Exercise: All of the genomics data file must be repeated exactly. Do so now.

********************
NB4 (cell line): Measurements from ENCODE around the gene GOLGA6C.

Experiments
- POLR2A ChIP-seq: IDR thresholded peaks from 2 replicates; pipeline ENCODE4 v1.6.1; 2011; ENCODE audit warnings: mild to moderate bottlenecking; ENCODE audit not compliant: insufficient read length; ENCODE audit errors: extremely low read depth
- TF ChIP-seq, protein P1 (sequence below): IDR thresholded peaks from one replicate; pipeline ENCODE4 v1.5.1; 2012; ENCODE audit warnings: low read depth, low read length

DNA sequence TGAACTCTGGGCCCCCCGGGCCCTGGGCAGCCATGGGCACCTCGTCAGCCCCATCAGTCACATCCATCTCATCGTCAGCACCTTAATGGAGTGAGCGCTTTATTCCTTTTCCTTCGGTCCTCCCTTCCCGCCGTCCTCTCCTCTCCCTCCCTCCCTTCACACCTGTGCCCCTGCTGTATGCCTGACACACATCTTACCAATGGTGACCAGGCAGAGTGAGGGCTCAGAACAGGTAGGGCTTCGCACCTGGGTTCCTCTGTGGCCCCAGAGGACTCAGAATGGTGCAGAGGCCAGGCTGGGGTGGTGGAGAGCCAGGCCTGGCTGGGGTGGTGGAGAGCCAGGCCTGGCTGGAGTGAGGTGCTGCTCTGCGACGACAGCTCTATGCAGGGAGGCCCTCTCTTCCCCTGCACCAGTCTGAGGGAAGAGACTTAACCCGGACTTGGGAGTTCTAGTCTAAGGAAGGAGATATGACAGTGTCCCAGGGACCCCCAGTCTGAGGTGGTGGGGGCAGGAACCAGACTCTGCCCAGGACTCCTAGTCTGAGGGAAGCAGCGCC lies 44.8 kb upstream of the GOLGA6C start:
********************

NB4 (cell line): Measurements from ENCODE around the gene GOLGA6C.

Experiments
- POLR2A ChIP-seq: IDR thresholded peaks from 2 replicates; pipeline ENCODE4 v1.6.1; 2011; ENCODE audit warnings: mild to moderate bottlenecking; ENCODE audit not compliant: insufficient read length; ENCODE audit errors: extremely low read depth
- TF ChIP-seq, protein P1 (sequence below): IDR thresholded peaks from one replicate; pipeline ENCODE4 v1.5.1; 2012; ENCODE audit warnings: low read depth, low read length

DNA sequence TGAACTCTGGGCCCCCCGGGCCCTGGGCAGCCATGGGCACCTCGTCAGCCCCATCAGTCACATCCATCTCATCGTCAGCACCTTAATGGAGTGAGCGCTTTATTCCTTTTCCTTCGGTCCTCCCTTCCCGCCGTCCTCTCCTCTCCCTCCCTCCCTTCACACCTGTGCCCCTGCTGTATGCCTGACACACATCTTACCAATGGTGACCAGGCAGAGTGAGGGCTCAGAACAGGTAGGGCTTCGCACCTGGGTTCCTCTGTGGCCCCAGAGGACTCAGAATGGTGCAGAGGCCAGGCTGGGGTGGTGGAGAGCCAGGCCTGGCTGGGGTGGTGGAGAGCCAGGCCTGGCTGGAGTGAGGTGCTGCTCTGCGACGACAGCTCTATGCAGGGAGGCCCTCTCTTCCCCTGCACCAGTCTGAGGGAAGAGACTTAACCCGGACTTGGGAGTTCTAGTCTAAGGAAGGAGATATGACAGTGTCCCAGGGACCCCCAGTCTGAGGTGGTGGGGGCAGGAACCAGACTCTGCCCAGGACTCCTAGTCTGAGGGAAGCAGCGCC lies 44.8 kb upstream of the GOLGA6C start: